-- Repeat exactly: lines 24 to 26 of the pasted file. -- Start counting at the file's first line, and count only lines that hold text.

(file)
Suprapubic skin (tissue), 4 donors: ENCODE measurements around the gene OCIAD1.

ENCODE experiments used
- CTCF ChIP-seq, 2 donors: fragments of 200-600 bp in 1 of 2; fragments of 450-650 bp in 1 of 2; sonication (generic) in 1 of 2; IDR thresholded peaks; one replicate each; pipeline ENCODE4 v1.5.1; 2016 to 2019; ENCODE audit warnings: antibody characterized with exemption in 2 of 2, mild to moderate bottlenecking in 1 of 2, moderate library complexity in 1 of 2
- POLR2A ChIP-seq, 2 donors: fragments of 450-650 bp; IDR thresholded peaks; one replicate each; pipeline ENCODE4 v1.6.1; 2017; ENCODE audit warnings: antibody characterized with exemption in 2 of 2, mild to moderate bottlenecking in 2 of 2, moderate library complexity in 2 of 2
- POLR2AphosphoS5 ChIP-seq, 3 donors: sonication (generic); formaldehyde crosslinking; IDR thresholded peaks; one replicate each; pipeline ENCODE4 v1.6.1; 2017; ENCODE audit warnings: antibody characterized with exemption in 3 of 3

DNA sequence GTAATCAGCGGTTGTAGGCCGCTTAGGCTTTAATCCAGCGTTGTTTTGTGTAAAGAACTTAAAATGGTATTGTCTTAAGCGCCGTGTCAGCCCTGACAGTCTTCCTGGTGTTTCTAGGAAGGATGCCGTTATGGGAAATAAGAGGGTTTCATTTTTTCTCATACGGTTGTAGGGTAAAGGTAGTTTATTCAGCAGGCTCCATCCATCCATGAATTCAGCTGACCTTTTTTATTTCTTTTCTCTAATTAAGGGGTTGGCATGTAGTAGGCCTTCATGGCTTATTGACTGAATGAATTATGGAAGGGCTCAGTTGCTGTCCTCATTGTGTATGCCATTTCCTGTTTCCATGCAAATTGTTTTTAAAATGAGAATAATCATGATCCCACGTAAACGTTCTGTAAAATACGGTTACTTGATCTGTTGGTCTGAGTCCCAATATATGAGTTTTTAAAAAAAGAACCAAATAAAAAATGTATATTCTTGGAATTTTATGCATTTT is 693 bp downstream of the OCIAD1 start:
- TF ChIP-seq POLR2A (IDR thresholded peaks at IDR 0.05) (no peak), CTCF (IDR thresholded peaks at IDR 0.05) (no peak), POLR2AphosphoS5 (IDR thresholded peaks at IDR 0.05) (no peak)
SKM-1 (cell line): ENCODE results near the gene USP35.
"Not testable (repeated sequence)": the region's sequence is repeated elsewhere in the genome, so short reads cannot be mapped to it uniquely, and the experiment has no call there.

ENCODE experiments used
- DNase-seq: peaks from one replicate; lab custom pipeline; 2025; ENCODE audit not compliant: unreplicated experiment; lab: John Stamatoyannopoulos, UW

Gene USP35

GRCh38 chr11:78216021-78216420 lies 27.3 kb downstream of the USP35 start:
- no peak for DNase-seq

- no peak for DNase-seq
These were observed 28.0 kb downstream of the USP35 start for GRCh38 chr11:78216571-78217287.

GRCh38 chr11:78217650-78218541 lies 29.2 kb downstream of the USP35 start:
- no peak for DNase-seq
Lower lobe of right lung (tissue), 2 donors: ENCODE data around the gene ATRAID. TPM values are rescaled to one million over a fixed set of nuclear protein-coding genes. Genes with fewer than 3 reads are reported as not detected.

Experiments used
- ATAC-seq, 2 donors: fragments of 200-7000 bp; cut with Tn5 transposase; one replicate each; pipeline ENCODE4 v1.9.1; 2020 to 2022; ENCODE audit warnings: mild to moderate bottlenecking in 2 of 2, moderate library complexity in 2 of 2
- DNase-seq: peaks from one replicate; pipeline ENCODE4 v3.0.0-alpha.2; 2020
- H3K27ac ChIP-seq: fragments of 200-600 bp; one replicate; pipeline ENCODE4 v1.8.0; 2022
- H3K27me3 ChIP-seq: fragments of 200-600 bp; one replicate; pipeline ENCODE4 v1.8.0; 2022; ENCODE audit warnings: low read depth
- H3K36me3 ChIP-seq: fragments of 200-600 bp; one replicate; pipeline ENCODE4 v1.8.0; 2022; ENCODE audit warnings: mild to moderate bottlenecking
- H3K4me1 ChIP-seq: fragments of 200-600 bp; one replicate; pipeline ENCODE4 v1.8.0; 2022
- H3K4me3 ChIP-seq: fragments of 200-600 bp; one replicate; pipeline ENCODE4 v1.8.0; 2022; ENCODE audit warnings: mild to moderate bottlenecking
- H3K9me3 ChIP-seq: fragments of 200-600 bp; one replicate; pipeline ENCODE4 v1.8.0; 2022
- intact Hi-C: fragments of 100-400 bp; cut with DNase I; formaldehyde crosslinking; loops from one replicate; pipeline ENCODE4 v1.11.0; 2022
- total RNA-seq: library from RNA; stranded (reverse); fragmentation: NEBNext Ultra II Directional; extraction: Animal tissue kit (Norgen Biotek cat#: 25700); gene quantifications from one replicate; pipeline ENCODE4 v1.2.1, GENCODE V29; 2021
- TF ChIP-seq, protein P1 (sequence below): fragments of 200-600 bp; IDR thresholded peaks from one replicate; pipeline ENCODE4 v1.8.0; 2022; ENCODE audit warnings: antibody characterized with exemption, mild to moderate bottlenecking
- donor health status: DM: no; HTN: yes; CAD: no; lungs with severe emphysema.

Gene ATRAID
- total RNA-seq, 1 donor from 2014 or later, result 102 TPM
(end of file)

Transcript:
- H3K27me3 ChIP-seq: fragments of 200-600 bp; one replicate; pipeline ENCODE4 v1.8.0; 2022; ENCODE audit warnings: low read depth
- H3K36me3 ChIP-seq: fragments of 200-600 bp; one replicate; pipeline ENCODE4 v1.8.0; 2022; ENCODE audit warnings: mild to moderate bottlenecking
- H3K4me1 ChIP-seq: fragments of 200-600 bp; one replicate; pipeline ENCODE4 v1.8.0; 2022